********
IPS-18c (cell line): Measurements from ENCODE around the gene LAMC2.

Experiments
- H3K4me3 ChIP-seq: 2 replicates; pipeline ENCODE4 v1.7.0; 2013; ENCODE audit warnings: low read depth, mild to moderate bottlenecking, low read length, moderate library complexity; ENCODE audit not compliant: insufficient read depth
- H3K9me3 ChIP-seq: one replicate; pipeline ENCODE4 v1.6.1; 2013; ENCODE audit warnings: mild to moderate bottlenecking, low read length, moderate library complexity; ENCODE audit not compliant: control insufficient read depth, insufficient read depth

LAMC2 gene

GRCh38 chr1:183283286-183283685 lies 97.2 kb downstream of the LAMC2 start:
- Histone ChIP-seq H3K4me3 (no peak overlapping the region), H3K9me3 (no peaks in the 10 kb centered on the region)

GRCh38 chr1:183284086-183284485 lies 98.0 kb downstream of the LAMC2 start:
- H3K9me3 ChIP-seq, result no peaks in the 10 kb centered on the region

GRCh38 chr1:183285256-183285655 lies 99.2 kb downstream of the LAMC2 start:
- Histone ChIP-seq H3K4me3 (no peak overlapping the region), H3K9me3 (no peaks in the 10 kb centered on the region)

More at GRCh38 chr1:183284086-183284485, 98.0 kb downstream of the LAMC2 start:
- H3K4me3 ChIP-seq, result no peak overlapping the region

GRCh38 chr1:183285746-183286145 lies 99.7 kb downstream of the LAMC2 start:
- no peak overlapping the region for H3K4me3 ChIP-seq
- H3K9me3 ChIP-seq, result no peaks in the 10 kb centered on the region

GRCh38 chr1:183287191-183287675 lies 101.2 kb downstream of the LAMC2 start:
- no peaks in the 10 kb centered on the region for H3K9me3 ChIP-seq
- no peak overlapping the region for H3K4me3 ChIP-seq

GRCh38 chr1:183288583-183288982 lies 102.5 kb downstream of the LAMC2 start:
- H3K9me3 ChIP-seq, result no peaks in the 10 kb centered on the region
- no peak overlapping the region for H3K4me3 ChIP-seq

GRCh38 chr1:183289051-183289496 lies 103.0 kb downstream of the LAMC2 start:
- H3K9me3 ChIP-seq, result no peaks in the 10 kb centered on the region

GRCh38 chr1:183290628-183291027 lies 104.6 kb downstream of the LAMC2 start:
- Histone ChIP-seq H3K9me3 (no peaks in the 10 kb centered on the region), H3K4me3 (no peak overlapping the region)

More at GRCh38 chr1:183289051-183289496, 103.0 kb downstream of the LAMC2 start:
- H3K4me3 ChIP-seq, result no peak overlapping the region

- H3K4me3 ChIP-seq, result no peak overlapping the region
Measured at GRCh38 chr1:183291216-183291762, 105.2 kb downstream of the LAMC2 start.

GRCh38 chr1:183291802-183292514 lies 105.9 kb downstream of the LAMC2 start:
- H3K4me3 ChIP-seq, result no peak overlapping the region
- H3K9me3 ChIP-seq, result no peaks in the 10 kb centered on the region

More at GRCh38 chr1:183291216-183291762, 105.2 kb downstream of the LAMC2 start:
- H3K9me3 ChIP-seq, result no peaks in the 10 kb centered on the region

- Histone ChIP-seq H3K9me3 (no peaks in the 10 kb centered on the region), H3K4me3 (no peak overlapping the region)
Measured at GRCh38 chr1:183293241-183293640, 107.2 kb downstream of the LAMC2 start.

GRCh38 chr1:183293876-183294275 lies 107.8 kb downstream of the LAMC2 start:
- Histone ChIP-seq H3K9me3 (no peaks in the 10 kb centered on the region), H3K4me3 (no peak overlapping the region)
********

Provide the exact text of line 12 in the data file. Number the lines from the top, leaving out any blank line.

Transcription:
More at GRCh38 chr1:183284086-183284485, 98.0 kb downstream of the LAMC2 start: